Practicing Mindfulness Can Actually Make You A Better Person: Here’s How

Mindfulness can make you feel good about yourself. But can it make people like you more?

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Mindfulness. It’s one of those words you just can’t stop hearing. Along with self-care and “wellness,” the practice has surged in popularity in recent years. There’s little question that taking the time to really focus on things—whether it’s your breath and thoughts, the activities you’re doing, or the world around you—can make you feel good. But can mindfulness make you a better person, too? Well, yes! Mindfulness, according to Ellen Langer, the Harvard researcher best known for studying the practice, is “the process of actively noticing new things, relinquishing preconceived mindsets, and then acting on the new observations.” It can include meditation, but it doesn’t have to. What mindfulness does require is being in the moment, forcing ourselves to focus. It’s not easy, especially in a society where job recruiters advertise for the consummate multitasker and we are constantly juggling work–life balance. We’re a nation of distracted drivers, distracted workers, and distracted parents. Mindfulness is a way to cut through the clutter and reconnect. So what does that have to do with being a better person?

Up your empathy quotient.

Life is hard, and sometimes it’s even harder to be empathetic, especially when you’re going through a rough patch. But practicing mindfulness can change that. In a study published in the Journal of Experimental Psychology, researchers at California State University San Marcos say that people who received mindfulness instruction were better at regulating their emotions than those who hadn’t received the training. In turn, they were more also empathetic to a stranger who had been ostracized in a simulation. Not convinced that one study is proof enough you should be more mindful? There’s more! When people spent six weeks pursuing a lovingkindness mindfulness meditation, researchers from Yale and Michigan State University found a reduction in stigmatizing and discriminatory attitudes toward homeless people.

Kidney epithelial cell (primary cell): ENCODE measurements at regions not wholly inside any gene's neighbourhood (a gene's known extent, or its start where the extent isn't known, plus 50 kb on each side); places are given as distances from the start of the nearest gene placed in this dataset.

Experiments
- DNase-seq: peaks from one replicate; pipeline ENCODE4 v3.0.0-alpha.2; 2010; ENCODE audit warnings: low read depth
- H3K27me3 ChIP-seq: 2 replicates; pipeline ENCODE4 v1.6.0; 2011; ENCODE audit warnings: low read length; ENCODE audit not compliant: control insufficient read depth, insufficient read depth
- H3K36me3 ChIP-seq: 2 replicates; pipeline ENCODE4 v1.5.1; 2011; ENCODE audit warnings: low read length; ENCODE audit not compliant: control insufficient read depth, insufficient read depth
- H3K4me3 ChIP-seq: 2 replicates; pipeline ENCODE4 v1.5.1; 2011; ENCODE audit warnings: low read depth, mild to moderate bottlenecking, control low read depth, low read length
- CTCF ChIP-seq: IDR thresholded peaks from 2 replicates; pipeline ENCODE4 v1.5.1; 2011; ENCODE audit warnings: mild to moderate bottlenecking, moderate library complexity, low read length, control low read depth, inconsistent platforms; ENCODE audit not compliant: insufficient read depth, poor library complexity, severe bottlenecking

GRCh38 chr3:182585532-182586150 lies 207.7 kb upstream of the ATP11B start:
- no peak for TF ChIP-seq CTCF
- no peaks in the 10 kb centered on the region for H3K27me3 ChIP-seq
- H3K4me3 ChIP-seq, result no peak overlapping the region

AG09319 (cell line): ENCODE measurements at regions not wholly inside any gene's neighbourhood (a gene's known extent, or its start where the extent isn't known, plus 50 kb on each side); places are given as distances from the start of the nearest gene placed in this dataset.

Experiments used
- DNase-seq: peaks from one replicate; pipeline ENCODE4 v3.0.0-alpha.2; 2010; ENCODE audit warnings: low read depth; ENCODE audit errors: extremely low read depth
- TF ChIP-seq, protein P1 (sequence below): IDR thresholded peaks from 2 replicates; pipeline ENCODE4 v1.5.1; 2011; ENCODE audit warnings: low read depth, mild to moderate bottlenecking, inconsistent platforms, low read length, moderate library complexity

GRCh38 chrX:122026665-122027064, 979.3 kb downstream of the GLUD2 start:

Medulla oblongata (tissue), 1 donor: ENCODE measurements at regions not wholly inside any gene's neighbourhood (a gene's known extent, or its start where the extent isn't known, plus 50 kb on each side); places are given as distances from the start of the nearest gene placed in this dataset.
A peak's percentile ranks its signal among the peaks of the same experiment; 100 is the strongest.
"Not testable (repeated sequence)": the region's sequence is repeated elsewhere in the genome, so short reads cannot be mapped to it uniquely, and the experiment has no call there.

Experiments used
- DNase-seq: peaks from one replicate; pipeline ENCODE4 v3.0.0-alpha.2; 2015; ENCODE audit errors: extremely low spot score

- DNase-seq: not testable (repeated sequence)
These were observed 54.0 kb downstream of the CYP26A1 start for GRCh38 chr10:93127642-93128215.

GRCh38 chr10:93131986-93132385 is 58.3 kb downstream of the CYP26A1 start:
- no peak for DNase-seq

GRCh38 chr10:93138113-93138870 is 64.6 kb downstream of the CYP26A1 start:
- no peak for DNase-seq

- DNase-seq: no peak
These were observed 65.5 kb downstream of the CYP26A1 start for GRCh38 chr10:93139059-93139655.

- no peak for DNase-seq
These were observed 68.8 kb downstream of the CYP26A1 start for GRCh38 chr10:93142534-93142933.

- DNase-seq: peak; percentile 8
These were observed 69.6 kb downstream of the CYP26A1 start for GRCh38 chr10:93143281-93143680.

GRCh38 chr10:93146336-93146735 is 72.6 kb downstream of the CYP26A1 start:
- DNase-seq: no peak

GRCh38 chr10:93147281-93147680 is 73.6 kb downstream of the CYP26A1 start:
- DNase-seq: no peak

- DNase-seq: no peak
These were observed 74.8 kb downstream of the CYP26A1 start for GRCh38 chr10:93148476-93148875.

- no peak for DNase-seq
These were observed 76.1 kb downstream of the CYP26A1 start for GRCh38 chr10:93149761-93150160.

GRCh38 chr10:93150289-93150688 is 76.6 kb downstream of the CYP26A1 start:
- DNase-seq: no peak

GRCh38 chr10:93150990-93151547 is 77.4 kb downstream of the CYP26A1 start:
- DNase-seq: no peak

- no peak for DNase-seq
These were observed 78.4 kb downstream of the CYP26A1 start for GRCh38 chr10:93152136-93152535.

Giving Your All

Multitasking sounds like a great quality. You can do everything! You are woman! Hear you roar! But when you’re talking on the phone with your cousin, typing an email to your boss, and practicing lunges at your standing desk, studies indicate something (or someone) is getting shortchanged. Switching between tasks, researchers have found, comes at a cost to the brain, and our response time becomes sluggish. If someone is trying to carry on a conversation with you while you’re doing other things, that means you’re not responding to them as fast as you think you are…or giving them the attention they deserve. Mindfulness requires you to give your all to what you’re doing, which means you’re forced to choose between the email, the cousin, or the lunges. By cutting out those other tasks and paying attention, you’ll be a better conversationalist but also a kinder, more engaged person.

More Mindfulness = Less Stress

Stress stinks. It makes us anxious and tired, and it can physically hurt. But the stress we carry around doesn’t just affect us. Scientists have found that stress tends to make us irritable and angry, as we lash out at those around us. In other words? Stress can make you a jerk. Mindfulness could be the key to breaking through to the other side. After all, there are a host of studies out there that have found mindfulness is linked to stress reduction. Cut the stress; cut that mean streak!

Practicing Mindfulness Can Actually Make You A Better Person: Here’s How

Jeanne Sager
Jeanne Sager is a writer and photographer from upstate New York. She has strung words together for The New York Times, The Washington Post, The Atlantic, and more.